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Estimating Mobility Rates in Search Models with Initial Condition Problems

Author

Listed:
  • Gadi Barlevy

    (Federal Reserve Bank of Chicago)

  • H. N. Nagaraja

    (Ohio State University)

Abstract

Previous empirical work on job search has proposed different approaches to estimating mobility rates assumed in models of search. However, these methods either only work for specific models of wage determination, or else require that we know the initial distribution of productivity for workers in our sample. In this paper we show it is possible to estimate mobility rates without having to restrict attention to models in which wages are constant over the course of a job or to assume that the initial distribution of productivity is known. More generally, the approach we propose allows us to freely estimate one degree of unobserved heterogeneity, be it in initial conditions or mobility rates. Applying our results to data from the NLSY suggests that that the theoretical restrictions on the initial distribution of productivity implied by the standard model can overstate the extent of frictions to upward mobility. (Copyright: Elsevier)

Suggested Citation

  • Gadi Barlevy & H. N. Nagaraja, 2010. "Estimating Mobility Rates in Search Models with Initial Condition Problems," Review of Economic Dynamics, Elsevier for the Society for Economic Dynamics, vol. 13(4), pages 780-799, October.
  • Handle: RePEc:red:issued:08-112 DOI: 10.1016/j.red.2009.10.012
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    References listed on IDEAS

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    1. Heckman, James & Singer, Burton, 1984. "A Method for Minimizing the Impact of Distributional Assumptions in Econometric Models for Duration Data," Econometrica, Econometric Society, vol. 52(2), pages 271-320, March.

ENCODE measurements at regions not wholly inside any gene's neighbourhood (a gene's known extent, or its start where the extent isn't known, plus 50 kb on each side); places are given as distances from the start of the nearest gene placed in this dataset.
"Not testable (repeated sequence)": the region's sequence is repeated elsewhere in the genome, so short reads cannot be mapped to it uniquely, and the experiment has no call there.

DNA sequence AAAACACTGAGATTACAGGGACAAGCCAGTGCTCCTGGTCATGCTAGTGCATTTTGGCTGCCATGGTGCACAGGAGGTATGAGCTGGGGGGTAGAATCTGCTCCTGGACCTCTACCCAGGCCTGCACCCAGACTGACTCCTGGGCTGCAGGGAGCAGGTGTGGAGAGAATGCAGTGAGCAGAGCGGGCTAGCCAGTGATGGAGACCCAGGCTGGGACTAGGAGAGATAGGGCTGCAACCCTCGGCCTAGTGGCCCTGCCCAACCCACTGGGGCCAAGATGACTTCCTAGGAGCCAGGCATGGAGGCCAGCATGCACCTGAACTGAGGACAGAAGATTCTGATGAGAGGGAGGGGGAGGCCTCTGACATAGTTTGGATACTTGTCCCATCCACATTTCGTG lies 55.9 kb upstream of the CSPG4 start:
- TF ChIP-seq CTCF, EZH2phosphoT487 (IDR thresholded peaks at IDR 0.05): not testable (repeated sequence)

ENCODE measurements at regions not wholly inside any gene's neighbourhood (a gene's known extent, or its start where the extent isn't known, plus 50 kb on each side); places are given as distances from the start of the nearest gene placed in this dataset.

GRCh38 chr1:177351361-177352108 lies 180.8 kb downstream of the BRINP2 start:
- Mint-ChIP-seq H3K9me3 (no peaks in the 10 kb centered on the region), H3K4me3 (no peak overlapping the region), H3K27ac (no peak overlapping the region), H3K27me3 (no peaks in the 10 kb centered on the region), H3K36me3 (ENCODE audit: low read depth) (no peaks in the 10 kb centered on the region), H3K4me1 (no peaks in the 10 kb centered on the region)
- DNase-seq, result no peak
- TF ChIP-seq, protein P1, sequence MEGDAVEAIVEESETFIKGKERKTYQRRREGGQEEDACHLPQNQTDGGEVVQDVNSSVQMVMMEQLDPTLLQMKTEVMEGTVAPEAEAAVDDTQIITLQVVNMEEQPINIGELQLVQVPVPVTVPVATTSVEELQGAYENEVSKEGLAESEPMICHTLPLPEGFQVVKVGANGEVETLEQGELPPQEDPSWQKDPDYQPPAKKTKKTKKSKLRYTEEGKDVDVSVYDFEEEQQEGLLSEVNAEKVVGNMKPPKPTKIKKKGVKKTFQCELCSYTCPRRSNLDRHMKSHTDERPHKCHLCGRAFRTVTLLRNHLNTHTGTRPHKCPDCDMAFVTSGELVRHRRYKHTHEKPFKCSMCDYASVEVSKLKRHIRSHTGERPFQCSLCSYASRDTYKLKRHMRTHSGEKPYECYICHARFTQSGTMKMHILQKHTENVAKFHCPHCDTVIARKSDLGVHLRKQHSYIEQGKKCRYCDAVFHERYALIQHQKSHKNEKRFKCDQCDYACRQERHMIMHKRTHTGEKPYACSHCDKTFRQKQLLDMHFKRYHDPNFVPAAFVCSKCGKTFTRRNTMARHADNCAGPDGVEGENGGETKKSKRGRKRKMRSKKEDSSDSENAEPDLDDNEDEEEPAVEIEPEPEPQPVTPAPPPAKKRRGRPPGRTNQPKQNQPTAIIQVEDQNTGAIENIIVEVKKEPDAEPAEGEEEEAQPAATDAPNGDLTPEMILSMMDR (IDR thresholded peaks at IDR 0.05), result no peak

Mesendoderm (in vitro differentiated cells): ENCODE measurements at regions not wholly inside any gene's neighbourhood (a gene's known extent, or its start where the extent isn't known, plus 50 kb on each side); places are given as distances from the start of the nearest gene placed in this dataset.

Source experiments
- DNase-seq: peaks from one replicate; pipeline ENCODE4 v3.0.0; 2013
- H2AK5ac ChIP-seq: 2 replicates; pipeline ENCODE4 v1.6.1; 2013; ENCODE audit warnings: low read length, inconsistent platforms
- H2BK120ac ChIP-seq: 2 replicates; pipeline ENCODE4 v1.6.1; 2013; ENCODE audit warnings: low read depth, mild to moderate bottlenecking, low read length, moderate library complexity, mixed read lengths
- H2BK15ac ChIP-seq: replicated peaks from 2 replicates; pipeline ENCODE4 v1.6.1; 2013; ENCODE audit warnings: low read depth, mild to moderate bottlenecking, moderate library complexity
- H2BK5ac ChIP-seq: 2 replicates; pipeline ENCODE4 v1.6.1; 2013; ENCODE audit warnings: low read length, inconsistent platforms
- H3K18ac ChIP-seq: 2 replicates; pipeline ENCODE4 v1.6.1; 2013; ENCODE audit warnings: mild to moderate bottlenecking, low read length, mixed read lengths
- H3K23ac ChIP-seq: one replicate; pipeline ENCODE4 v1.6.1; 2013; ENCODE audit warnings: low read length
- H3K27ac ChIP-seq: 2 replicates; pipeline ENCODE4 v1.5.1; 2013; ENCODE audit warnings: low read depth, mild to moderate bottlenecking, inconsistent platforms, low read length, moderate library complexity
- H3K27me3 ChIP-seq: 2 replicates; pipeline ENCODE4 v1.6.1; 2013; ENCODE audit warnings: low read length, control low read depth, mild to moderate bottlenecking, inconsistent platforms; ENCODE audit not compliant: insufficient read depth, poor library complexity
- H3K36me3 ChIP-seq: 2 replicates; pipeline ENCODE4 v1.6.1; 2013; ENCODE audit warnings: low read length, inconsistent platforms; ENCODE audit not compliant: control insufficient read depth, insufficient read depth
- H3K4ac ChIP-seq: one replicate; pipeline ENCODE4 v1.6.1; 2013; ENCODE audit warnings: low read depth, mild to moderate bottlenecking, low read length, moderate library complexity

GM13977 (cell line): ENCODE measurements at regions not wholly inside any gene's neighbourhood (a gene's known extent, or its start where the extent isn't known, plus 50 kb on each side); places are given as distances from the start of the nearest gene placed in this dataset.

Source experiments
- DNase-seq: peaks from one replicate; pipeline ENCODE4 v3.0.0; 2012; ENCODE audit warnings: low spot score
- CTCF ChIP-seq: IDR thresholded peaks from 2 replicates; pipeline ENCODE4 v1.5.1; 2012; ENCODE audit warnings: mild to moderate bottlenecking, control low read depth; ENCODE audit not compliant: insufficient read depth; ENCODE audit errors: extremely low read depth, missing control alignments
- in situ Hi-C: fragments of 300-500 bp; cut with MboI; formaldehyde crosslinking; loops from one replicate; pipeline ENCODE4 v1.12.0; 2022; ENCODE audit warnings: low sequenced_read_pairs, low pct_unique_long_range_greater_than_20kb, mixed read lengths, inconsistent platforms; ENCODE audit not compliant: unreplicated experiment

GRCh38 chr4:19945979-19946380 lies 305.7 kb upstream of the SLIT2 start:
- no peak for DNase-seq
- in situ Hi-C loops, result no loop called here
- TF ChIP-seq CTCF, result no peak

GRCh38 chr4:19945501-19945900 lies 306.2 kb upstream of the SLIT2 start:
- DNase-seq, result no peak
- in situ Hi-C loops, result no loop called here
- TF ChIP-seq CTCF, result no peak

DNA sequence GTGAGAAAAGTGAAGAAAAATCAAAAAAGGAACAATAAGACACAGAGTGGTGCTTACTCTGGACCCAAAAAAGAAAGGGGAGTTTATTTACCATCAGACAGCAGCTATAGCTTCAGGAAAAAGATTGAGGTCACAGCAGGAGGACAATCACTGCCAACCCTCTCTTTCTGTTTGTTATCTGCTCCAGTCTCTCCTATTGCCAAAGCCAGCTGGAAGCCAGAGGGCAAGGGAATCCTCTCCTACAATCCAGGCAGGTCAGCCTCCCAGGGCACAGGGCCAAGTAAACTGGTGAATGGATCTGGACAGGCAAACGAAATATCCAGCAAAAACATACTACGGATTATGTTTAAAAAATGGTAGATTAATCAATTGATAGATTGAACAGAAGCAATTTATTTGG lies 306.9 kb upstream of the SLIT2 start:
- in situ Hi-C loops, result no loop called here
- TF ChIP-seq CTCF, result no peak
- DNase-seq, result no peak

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    3. Pierre Cahuc & Fabien Postel-Vinay & Jean-Marc Robin, 2006. "Wage Bargaining with On-the-Job Search: Theory and Evidence," Econometrica, Econometric Society, pages 323-364.
    4. Eckstein, Zvi & van den Berg, Gerard J., 2007. "Empirical labor search: A survey," Journal of Econometrics, Elsevier, vol. 136(2), pages 531-564, February.
    5. Audra J. Bowlus & Jean-Marc Robin, 2004. "Twenty Years of Rising Inequality in U.S. Lifetime Labour Income Values," Review of Economic Studies, Oxford University Press, pages 709-742.
    6. Gautier, Pieter A. & Teulings, Coen & van Vuuren, Aico, 2005. "On-The-Job Search and Sorting," IZA Discussion Papers 1687, Institute for the Study of Labor (IZA).
    7. Jolivet, Gregory & Postel-Vinay, Fabien & Robin, Jean-Marc, 2006. "The empirical content of the job search model: Labor mobility and wage distributions in Europe and the US," European Economic Review, Elsevier, pages 877-907.
    8. Fabien Postel-Vinay & Jean-Marc Robin, 2002. "Equilibrium Wage Dispersion with Worker and Employer Heterogeneity," Econometrica, Econometric Society, pages 2295-2350.
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    Cited by:

    1. Tejada, Mauricio M., 2016. "Lifetime inequality measures for an emerging economy: The case of Chile," Labour Economics, Elsevier, vol. 42(C), pages 1-15.

    More about this item

    Keywords

    Record statistics; On-the-job search; Hazard models;

    JEL classification:

    • J62 - Labor and Demographic Economics - - Mobility, Unemployment, Vacancies, and Immigrant Workers - - - Job, Occupational and Intergenerational Mobility; Promotion
    • J63 - Labor and Demographic Economics - - Mobility, Unemployment, Vacancies, and Immigrant Workers - - - Turnover; Vacancies; Layoffs

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